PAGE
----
Later this week, my colleagues Alexander Franks and Andrew Miller, who are both PhD students at Harvard,1 will present a research paper at the MIT Sloan Sports Analytics Conference in Boston. In conjunction with professor Luke Bornn of Harvard’s Statistics Department and myself, Franks and Miller have been researching defensive analytics in the NBA for almost two years. You can [url=http://www.sloansportsconference.com/wp-content/uploads/2015/02/SSAC15-RP-Finalist-Counterpoints2.pdf]read the full paper here[/url], but here’s the elevator pitch: We are confident that we’ve developed methods that will enable analysts to more richly characterize defensive performance in the NBA.
Measuring defense is a challenging endeavor, and the behaviors of truly great defenders don’t fit nicely into the cells of spreadsheets. Highlight culture rewards individual offensive achievement, while the defenders in those clips are largely reduced to the same status as officials. If they do their jobs, people don’t even notice they’re there. (Unless we’re talking about Brandon Knight.) As a result, defensive reputations remain murky, and with a few exceptions — Zach Lowe’s wonderful article about the Raptors from two years ago, Ethan Sherwood Strauss’s look at the making of the Warriors defense — meaningful defensive analyses are rare.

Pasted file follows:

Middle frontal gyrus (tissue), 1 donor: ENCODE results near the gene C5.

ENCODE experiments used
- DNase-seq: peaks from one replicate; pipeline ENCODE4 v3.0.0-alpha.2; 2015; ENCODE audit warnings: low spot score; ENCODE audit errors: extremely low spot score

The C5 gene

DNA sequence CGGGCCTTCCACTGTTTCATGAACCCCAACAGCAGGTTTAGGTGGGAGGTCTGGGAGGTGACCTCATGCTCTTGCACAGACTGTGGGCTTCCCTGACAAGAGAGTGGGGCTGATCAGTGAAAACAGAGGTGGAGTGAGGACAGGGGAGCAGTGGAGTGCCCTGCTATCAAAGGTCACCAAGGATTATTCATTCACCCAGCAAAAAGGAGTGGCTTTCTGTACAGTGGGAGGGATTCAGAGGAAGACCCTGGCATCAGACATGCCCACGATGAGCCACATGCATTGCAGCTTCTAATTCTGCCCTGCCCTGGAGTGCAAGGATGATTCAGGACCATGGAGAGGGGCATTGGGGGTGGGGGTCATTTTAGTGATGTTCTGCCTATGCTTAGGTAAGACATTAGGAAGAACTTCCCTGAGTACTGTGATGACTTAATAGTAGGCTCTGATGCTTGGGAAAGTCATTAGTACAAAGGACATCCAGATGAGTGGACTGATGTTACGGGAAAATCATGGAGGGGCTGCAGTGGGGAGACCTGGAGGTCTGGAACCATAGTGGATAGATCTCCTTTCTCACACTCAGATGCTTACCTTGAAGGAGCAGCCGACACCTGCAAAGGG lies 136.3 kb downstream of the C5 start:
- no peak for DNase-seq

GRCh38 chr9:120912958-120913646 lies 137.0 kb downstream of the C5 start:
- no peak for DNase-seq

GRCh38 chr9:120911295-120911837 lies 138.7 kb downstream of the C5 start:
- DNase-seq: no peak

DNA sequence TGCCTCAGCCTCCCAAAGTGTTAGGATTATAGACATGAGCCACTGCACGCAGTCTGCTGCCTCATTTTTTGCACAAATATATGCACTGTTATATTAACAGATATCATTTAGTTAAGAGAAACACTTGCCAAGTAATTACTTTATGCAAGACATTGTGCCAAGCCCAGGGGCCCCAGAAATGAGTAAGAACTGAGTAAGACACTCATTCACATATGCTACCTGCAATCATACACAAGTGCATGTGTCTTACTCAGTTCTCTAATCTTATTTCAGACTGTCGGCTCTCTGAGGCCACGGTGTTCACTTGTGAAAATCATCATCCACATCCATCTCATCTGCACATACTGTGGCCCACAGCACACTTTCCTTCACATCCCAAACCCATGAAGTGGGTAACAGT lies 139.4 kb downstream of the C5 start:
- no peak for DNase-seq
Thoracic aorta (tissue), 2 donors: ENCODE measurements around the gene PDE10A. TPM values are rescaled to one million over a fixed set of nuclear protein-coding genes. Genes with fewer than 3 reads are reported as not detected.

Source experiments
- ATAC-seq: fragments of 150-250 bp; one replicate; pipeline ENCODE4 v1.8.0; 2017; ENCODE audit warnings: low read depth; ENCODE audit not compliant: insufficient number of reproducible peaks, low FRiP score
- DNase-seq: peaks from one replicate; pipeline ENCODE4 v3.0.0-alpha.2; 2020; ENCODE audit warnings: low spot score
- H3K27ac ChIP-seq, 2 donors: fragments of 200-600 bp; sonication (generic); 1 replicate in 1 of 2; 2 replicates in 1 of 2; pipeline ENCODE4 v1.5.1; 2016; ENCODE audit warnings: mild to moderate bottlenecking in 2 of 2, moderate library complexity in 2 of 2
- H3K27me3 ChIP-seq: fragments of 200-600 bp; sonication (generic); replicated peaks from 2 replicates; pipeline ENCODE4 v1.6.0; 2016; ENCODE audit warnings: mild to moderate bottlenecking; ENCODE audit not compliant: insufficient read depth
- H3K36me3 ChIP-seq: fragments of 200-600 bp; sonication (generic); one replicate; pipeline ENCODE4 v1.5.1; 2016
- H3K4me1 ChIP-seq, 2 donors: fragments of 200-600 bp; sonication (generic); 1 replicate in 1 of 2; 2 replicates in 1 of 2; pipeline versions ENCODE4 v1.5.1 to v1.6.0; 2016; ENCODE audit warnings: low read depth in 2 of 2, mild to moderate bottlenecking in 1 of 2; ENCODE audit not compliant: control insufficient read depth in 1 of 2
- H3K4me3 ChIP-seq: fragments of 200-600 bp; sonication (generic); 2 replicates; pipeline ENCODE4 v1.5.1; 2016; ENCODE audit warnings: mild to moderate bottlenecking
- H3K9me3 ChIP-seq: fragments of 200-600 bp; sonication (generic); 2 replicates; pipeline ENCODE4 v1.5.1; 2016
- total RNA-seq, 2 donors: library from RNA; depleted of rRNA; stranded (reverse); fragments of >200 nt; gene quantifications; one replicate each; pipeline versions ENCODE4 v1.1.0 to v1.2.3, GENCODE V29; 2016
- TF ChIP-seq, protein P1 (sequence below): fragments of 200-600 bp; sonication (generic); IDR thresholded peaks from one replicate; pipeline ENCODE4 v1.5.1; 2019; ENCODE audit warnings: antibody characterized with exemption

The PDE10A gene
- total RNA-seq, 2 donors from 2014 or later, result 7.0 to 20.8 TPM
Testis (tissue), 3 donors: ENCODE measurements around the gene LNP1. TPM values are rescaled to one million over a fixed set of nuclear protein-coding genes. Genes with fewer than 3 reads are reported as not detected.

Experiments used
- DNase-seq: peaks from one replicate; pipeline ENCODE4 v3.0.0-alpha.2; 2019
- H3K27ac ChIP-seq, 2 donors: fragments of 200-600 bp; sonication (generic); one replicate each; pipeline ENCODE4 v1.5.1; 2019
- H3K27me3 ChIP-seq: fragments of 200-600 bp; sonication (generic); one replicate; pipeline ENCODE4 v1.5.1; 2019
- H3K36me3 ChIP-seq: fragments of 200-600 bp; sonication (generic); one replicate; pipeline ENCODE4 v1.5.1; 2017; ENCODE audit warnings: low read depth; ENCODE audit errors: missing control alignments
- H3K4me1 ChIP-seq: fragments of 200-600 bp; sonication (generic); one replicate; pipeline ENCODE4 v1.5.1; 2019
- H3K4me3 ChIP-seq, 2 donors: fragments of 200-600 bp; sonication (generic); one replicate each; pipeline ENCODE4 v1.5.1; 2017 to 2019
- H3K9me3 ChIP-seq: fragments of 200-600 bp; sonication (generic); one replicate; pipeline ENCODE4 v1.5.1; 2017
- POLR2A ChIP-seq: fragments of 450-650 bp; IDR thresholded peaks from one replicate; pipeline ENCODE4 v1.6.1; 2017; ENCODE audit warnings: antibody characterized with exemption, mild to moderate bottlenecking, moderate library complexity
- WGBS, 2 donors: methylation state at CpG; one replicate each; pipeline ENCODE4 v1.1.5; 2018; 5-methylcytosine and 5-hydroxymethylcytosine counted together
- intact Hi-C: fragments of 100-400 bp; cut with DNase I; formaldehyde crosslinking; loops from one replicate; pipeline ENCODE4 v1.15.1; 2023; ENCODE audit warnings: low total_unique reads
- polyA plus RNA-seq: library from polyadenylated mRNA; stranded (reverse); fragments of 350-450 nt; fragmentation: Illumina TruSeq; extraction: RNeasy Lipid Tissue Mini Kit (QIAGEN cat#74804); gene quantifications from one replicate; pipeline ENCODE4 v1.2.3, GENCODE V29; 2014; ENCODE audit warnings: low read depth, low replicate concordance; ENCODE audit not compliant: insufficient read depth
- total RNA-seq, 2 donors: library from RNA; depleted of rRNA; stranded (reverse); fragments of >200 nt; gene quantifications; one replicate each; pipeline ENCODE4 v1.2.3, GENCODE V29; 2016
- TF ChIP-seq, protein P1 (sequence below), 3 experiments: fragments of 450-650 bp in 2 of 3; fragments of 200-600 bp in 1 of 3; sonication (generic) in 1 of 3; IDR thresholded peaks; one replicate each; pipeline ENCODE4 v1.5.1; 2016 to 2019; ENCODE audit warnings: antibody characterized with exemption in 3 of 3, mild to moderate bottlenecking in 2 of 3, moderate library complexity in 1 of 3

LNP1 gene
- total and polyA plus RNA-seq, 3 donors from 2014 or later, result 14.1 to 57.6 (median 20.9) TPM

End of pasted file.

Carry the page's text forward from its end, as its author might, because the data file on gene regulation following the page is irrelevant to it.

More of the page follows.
In the summer of 2013, the NBA installed player-tracking systems in all 29 of its arenas. Every seemingly mundane action on the court would now be catalogued — from distance run to dribbles taken. But the massive new data set offered something else much juicier: the chance to finally analyze every second of defense played in every arena in the NBA.
It’s all in the little blue lines:
I don’t know enough about the NBA to know whether any of the examples confound eyeballs’ views, but here is Kawhi Leonard’s impressive defensive chart:
And these interior defenders: